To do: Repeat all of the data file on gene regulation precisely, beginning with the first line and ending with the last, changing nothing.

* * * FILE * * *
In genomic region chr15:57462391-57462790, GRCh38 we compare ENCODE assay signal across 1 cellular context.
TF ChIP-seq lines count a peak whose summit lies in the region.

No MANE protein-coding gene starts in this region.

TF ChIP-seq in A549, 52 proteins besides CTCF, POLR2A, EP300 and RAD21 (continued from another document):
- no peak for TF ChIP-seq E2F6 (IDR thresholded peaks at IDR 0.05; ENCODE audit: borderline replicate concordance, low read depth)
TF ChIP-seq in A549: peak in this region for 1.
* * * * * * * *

In genomic region chr15:57462391-57462790, GRCh38 we compare ENCODE assay signal across 1 cellular context.
TF ChIP-seq lines count a peak whose summit lies in the region.

No MANE protein-coding gene starts in this region.

TF ChIP-seq in A549, 52 proteins besides CTCF, POLR2A, EP300 and RAD21 (continued from another document):
- no peak for TF ChIP-seq E2F6 (IDR thresholded peaks at IDR 0.05; ENCODE audit: borderline replicate concordance, low read depth)
TF ChIP-seq in A549: peak in this region for 1.